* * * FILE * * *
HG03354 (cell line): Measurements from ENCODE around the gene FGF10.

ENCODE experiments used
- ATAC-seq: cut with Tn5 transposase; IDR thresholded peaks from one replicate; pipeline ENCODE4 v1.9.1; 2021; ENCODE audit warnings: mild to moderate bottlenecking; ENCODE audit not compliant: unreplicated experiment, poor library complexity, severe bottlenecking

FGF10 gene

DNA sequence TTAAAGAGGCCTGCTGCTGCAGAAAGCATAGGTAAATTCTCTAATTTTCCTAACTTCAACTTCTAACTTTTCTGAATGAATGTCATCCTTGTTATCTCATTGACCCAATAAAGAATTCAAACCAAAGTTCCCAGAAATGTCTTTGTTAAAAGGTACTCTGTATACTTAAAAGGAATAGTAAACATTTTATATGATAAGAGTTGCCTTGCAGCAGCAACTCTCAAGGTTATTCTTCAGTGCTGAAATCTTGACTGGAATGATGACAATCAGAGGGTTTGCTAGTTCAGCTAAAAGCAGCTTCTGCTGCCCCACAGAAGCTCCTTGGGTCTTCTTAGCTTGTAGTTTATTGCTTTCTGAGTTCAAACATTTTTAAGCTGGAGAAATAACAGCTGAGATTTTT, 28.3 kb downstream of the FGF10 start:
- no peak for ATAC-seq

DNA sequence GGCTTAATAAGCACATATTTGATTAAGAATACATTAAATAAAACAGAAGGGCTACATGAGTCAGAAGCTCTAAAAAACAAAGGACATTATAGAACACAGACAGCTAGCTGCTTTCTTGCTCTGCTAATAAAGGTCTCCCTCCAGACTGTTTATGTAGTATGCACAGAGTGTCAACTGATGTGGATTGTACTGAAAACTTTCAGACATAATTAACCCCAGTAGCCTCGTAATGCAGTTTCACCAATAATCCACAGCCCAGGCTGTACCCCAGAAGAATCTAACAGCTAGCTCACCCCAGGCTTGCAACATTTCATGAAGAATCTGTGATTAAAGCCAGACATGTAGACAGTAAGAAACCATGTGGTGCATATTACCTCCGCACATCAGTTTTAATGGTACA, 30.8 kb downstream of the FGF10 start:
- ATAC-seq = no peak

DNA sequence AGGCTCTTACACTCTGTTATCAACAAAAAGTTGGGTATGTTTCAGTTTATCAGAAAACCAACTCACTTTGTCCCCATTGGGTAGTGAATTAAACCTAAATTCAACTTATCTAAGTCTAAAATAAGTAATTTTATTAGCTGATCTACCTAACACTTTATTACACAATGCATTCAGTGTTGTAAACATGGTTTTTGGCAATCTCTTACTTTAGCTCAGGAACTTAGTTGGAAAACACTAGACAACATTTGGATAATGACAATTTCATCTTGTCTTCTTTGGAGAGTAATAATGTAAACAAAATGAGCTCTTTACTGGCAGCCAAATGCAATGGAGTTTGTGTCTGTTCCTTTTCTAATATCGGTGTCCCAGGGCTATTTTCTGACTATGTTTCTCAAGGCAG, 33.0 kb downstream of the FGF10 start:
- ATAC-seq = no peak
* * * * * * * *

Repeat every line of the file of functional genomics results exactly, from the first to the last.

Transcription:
HG03354 (cell line): Measurements from ENCODE around the gene FGF10.

ENCODE experiments used
- ATAC-seq: cut with Tn5 transposase; IDR thresholded peaks from one replicate; pipeline ENCODE4 v1.9.1; 2021; ENCODE audit warnings: mild to moderate bottlenecking; ENCODE audit not compliant: unreplicated experiment, poor library complexity, severe bottlenecking

FGF10 gene

DNA sequence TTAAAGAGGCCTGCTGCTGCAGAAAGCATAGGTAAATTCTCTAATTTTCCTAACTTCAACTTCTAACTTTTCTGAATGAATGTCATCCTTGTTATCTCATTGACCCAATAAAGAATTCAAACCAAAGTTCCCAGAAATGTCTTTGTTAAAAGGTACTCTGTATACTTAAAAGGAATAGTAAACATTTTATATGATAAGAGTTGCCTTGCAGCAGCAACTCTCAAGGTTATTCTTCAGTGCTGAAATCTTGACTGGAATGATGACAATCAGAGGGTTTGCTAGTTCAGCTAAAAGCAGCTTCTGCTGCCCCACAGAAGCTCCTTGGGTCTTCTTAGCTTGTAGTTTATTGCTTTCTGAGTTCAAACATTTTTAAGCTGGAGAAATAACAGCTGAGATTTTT, 28.3 kb downstream of the FGF10 start:
- no peak for ATAC-seq

DNA sequence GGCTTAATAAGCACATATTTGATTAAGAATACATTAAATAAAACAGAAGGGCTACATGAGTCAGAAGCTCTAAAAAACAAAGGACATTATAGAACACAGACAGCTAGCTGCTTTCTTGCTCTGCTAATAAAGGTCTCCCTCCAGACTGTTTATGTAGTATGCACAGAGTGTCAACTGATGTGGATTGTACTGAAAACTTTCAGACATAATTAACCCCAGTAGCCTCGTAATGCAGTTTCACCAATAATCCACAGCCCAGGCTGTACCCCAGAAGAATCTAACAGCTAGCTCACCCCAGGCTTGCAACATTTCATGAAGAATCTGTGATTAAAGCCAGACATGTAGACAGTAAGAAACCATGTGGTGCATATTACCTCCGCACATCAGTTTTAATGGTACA, 30.8 kb downstream of the FGF10 start:
- ATAC-seq = no peak

DNA sequence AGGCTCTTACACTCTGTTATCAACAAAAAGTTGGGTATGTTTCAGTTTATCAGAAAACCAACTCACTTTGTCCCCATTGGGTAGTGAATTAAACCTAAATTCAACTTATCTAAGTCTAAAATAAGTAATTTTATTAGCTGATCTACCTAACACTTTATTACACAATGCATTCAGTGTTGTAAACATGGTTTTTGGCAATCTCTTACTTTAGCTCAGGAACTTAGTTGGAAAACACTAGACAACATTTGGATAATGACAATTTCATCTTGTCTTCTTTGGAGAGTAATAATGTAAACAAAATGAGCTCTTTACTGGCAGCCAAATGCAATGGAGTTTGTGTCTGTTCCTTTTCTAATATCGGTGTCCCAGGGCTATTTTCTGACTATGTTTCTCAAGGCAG, 33.0 kb downstream of the FGF10 start:
- ATAC-seq = no peak